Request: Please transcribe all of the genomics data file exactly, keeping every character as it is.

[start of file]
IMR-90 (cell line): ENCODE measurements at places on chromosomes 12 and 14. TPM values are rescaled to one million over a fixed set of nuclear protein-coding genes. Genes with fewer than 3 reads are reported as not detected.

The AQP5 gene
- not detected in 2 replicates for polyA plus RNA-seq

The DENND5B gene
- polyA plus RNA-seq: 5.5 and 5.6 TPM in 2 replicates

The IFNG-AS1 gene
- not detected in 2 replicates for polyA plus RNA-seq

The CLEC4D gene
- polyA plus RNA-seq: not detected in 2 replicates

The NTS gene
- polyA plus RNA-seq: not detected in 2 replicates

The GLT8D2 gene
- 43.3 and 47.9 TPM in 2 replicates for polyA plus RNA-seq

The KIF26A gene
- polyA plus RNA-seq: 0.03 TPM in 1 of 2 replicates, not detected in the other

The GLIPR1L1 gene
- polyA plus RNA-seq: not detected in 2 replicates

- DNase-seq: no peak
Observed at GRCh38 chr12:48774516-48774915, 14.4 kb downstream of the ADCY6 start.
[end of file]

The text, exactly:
IMR-90 (cell line): ENCODE measurements at places on chromosomes 12 and 14. TPM values are rescaled to one million over a fixed set of nuclear protein-coding genes. Genes with fewer than 3 reads are reported as not detected.

The AQP5 gene
- not detected in 2 replicates for polyA plus RNA-seq

The DENND5B gene
- polyA plus RNA-seq: 5.5 and 5.6 TPM in 2 replicates

The IFNG-AS1 gene
- not detected in 2 replicates for polyA plus RNA-seq

The CLEC4D gene
- polyA plus RNA-seq: not detected in 2 replicates

The NTS gene
- polyA plus RNA-seq: not detected in 2 replicates

The GLT8D2 gene
- 43.3 and 47.9 TPM in 2 replicates for polyA plus RNA-seq

The KIF26A gene
- polyA plus RNA-seq: 0.03 TPM in 1 of 2 replicates, not detected in the other

The GLIPR1L1 gene
- polyA plus RNA-seq: not detected in 2 replicates

- DNase-seq: no peak
Observed at GRCh38 chr12:48774516-48774915, 14.4 kb downstream of the ADCY6 start.